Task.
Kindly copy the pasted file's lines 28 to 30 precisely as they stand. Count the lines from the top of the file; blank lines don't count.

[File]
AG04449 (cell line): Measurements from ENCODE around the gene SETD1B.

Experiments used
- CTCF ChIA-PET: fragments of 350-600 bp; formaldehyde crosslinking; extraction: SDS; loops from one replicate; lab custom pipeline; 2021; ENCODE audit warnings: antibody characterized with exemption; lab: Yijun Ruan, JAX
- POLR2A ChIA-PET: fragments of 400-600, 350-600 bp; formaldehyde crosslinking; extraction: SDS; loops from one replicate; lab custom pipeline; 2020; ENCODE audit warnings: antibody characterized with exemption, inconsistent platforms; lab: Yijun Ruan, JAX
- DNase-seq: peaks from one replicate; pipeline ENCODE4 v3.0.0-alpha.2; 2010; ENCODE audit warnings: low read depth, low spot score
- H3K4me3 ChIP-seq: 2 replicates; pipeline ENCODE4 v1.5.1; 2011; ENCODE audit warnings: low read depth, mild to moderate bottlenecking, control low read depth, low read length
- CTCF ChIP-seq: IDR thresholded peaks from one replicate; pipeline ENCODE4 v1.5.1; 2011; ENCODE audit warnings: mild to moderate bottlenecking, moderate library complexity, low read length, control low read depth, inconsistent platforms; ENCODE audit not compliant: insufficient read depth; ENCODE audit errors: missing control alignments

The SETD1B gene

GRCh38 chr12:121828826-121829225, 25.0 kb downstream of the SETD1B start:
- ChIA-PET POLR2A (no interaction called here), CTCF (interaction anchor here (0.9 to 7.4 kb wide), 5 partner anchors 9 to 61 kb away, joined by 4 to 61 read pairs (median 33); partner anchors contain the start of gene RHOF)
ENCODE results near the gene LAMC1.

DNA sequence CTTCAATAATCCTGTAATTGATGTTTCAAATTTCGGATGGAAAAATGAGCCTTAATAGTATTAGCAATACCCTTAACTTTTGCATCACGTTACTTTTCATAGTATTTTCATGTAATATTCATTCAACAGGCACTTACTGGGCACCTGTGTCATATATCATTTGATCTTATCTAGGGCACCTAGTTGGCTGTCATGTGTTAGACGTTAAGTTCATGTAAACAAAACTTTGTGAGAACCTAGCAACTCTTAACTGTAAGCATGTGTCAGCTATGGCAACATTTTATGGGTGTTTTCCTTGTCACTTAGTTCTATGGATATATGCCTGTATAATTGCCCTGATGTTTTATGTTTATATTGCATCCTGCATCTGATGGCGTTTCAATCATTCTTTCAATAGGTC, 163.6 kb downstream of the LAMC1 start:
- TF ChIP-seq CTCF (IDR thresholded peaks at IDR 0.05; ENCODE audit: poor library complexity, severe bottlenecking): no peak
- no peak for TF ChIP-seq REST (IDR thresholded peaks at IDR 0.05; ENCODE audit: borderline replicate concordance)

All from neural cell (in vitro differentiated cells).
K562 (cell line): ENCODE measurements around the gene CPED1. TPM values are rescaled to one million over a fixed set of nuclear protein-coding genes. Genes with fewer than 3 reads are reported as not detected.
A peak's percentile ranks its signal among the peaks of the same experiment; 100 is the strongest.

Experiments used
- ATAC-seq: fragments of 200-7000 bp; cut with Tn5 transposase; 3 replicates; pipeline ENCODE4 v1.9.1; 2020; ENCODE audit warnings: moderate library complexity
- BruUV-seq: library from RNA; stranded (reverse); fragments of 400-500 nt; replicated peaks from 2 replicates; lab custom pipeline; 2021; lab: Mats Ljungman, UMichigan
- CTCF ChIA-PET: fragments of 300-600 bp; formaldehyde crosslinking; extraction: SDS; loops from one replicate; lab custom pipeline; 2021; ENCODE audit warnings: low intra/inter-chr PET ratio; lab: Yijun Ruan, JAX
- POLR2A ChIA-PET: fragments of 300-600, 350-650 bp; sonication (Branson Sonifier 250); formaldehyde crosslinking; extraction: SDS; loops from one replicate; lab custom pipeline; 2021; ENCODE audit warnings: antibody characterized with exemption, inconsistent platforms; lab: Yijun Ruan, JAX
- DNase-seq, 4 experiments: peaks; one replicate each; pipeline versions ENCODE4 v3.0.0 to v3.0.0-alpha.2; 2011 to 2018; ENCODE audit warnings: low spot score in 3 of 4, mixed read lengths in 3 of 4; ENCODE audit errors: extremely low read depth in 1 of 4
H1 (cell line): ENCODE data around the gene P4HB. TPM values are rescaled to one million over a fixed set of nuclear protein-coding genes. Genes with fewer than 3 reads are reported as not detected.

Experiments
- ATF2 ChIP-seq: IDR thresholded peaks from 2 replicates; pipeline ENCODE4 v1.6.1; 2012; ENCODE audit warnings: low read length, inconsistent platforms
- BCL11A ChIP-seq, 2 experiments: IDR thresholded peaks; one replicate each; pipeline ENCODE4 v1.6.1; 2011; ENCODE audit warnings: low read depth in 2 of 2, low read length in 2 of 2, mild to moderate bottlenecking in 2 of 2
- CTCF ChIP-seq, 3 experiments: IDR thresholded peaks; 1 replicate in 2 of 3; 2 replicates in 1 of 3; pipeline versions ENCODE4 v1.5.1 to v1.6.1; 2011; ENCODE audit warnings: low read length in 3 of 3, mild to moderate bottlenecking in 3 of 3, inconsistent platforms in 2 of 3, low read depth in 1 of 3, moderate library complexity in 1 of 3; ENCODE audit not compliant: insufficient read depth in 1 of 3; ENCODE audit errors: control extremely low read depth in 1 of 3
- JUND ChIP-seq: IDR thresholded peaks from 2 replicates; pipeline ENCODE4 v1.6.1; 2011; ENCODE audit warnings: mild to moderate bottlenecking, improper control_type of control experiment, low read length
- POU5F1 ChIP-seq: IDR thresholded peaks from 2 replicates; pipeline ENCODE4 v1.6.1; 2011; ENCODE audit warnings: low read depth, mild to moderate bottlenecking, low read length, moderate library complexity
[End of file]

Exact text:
- CTCF ChIP-seq, 3 experiments: IDR thresholded peaks; 1 replicate in 2 of 3; 2 replicates in 1 of 3; pipeline versions ENCODE4 v1.5.1 to v1.6.1; 2011; ENCODE audit warnings: low read length in 3 of 3, mild to moderate bottlenecking in 3 of 3, inconsistent platforms in 2 of 3, low read depth in 1 of 3, moderate library complexity in 1 of 3; ENCODE audit not compliant: insufficient read depth in 1 of 3; ENCODE audit errors: control extremely low read depth in 1 of 3
- JUND ChIP-seq: IDR thresholded peaks from 2 replicates; pipeline ENCODE4 v1.6.1; 2011; ENCODE audit warnings: mild to moderate bottlenecking, improper control_type of control experiment, low read length
- POU5F1 ChIP-seq: IDR thresholded peaks from 2 replicates; pipeline ENCODE4 v1.6.1; 2011; ENCODE audit warnings: low read depth, mild to moderate bottlenecking, low read length, moderate library complexity